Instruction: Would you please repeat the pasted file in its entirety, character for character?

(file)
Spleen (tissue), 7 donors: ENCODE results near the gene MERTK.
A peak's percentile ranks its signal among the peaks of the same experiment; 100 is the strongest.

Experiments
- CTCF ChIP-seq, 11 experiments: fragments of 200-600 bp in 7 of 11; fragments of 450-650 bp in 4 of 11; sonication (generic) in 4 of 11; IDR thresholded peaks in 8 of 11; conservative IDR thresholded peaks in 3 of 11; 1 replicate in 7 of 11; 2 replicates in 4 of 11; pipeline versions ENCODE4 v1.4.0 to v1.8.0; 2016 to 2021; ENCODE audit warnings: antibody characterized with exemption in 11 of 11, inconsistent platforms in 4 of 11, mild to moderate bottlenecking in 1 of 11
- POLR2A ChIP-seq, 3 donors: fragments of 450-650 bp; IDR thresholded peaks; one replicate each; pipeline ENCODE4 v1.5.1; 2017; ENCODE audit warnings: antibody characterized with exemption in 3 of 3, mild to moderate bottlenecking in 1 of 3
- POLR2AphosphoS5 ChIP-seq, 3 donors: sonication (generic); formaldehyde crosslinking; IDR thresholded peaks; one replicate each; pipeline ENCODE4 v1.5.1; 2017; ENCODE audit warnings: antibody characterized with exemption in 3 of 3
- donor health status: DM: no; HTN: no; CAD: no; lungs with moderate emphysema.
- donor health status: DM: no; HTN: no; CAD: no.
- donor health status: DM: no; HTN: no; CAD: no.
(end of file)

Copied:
Spleen (tissue), 7 donors: ENCODE results near the gene MERTK.
A peak's percentile ranks its signal among the peaks of the same experiment; 100 is the strongest.

Experiments
- CTCF ChIP-seq, 11 experiments: fragments of 200-600 bp in 7 of 11; fragments of 450-650 bp in 4 of 11; sonication (generic) in 4 of 11; IDR thresholded peaks in 8 of 11; conservative IDR thresholded peaks in 3 of 11; 1 replicate in 7 of 11; 2 replicates in 4 of 11; pipeline versions ENCODE4 v1.4.0 to v1.8.0; 2016 to 2021; ENCODE audit warnings: antibody characterized with exemption in 11 of 11, inconsistent platforms in 4 of 11, mild to moderate bottlenecking in 1 of 11
- POLR2A ChIP-seq, 3 donors: fragments of 450-650 bp; IDR thresholded peaks; one replicate each; pipeline ENCODE4 v1.5.1; 2017; ENCODE audit warnings: antibody characterized with exemption in 3 of 3, mild to moderate bottlenecking in 1 of 3
- POLR2AphosphoS5 ChIP-seq, 3 donors: sonication (generic); formaldehyde crosslinking; IDR thresholded peaks; one replicate each; pipeline ENCODE4 v1.5.1; 2017; ENCODE audit warnings: antibody characterized with exemption in 3 of 3
- donor health status: DM: no; HTN: no; CAD: no; lungs with moderate emphysema.
- donor health status: DM: no; HTN: no; CAD: no.
- donor health status: DM: no; HTN: no; CAD: no.